through the exercise of due diligence at any time after his conviction became final and that, as such, the Section 2255 petition is time-barred. Indeed, Mr. Azubuike does not actually point to any facts that he could not have discovered at the time of his conviction that serve as the basis of his ineffective assistance of counsel claim. Rather, he points to laws that he did not discover until July 2007 purportedly suggesting that he may have received ineffective assistance of counsel. But the availability of a Section 2255(f)(4) limitations period is expressly limited to cases where "facts" not law are newly discovered. Mr. Azubuike has always known all of the facts that support his claim for ineffective assistance namely, that his counsel did not believe there were meritorious issues to appeal, that his counsel advised that no appeal could therefore be taken, and that Mr. Azubuike believed this advice from his counsel. What Mr. Azubuike (allegedly) did not discover until July 2007 was the legal basis on which such actions by his counsel could be deemed to comprise ineffective assistance. But, under Section 2255's plain terms and our controlling precedents, "ignorance of the law, even for an incarcerated pro se petitioner, generally does not excuse prompt filing" of Section 2255 motions. Marsh v. Soares, 223 F.3d 1217, 1220 (10th Cir. 2000). The case primarily relied upon by Mr. Azubuike, Cooper v. Bravo, 36 F. App'x 343 (10th Cir. 2002), does not help his cause. In Cooper, the habeas petitioner directed his trial counsel to file a direct appeal but discovered almost a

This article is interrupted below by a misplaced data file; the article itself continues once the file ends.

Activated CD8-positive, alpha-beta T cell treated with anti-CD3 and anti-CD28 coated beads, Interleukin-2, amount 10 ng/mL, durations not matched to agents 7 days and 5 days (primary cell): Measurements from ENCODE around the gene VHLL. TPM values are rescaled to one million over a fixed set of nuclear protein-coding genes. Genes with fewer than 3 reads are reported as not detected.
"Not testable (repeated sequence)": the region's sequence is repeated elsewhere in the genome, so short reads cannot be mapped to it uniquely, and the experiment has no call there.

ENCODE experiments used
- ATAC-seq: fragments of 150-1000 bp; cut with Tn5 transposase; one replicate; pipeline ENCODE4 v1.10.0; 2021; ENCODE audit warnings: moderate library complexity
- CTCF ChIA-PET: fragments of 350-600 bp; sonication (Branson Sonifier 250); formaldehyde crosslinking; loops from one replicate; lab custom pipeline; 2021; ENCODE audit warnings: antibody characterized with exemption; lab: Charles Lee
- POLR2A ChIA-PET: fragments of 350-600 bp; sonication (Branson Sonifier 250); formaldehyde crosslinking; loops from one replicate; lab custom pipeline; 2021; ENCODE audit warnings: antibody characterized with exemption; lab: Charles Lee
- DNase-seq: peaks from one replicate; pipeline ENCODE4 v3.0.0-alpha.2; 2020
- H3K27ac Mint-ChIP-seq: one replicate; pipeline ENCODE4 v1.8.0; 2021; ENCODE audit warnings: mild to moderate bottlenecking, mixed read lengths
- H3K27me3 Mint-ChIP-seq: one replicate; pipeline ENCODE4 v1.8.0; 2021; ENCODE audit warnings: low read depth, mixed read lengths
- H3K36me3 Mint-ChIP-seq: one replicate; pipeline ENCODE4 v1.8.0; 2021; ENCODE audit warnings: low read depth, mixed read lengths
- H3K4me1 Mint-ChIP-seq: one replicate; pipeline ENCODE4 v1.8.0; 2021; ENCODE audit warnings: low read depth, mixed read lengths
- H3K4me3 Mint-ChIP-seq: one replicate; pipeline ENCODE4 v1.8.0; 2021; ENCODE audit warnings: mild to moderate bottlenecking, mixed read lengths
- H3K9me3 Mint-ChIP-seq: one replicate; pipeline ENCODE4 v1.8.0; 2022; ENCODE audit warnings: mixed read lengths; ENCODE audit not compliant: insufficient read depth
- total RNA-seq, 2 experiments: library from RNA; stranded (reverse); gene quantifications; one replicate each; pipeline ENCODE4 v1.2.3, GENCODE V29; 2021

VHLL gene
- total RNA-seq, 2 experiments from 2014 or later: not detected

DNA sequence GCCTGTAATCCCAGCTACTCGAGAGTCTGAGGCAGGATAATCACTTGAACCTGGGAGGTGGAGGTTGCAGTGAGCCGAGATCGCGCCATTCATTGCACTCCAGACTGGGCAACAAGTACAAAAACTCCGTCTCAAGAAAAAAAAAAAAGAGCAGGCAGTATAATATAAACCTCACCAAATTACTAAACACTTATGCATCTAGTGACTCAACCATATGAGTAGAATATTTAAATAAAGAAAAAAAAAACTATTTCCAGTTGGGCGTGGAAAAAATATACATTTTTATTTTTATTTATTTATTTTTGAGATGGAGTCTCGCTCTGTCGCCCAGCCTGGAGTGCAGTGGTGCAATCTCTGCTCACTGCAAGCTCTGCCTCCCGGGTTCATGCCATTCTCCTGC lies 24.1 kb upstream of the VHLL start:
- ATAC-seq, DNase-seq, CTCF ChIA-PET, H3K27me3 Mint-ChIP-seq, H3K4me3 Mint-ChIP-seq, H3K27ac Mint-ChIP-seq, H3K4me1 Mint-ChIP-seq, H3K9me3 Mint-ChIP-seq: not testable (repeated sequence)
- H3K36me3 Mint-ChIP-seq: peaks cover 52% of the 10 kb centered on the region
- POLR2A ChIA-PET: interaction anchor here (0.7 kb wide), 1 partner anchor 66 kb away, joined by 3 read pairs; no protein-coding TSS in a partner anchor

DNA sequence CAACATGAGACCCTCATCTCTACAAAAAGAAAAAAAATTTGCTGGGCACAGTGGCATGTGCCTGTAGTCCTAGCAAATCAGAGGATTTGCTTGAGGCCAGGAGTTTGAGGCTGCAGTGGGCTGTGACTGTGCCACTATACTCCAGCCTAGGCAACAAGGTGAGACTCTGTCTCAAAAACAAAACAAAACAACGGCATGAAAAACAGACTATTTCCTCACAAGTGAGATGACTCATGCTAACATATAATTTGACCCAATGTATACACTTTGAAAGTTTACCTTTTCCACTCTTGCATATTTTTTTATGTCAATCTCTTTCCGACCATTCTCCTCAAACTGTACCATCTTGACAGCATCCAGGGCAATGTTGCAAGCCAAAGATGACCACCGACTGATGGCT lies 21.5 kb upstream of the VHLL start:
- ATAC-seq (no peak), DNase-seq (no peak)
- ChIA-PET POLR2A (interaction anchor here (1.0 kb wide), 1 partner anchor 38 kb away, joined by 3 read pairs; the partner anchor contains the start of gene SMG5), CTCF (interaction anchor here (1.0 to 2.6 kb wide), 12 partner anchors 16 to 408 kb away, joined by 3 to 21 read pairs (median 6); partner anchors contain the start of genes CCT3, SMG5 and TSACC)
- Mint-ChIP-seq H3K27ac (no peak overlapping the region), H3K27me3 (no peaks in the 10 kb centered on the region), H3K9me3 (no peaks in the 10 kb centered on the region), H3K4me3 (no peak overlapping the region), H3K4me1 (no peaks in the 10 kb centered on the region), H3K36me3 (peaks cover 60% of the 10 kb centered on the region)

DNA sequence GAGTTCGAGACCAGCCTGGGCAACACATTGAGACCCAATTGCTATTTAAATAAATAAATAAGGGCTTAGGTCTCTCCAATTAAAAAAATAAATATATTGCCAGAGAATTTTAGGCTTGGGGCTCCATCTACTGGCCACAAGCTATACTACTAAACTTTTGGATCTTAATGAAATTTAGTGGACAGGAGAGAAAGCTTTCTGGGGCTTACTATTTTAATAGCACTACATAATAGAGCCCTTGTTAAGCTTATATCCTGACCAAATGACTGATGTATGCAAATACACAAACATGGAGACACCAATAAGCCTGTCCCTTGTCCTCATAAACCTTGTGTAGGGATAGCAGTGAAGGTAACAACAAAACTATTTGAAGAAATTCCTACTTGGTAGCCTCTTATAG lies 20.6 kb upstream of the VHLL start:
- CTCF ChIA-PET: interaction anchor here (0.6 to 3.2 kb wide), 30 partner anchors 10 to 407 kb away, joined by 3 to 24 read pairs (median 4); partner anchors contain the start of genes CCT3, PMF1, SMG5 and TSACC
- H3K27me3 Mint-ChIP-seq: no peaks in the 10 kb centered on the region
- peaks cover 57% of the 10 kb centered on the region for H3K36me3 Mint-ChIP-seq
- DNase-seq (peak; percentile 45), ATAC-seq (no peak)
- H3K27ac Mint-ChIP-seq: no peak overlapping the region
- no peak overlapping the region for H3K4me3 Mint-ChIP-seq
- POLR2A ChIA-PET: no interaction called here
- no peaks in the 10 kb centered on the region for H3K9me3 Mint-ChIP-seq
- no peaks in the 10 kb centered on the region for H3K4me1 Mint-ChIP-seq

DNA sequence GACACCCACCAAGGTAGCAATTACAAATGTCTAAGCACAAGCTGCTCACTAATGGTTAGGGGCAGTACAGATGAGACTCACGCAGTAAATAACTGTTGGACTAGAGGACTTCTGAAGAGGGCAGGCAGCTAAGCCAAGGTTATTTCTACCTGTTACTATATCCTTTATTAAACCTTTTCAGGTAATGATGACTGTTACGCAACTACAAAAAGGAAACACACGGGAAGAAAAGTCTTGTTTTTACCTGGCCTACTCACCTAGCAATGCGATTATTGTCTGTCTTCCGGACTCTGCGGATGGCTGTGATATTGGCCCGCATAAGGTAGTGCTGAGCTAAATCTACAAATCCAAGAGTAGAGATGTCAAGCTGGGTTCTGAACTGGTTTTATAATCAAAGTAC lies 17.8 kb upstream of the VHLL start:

year later that counsel had not done so. We held that, "[i]f that allegation is true, then the date on which the factual predicate of this particular ineffective assistance of counsel claim could have been discovered through the exercise of due diligence would be the day on which [petitioner] could have reasonably discovered that his counsel failed to follow his instructions to appeal his guilty plea." Id. at 346 (internal quotation and alterations omitted). What the petitioner discovered in Cooper that was relevant for calculating his one-year limitations period was the fact that his trial counsel never filed a notice of appeal. The petitioner did not simply discover existing law, as Mr. Azubuike alleges he did here. See also Aufleger v. Saffle, 3 F. App'x 861, 864 (10th Cir. 2001) (holding that the one-year limitations period began to run only after the petitioner reasonably could have discovered the fact that his trial counsel had failed to challenge the entry of his pleas of nolo contendre). * * *
Because Mr. Azubuike has failed to show that the district court's disposition of his Section 2255 petition is debatable or incorrect, his request for a COA is denied and this appeal is dismissed.
ENTERED FOR THE COURT
Neil M. Gorsuch Circuit Judge
Disclaimer: Justia Dockets & Filings provides public litigation records from the federal appellate and district courts. These filings and docket sheets should not be considered findings of fact or liability, nor do they necessarily reflect the view of Justia.
Why Is My Information Online?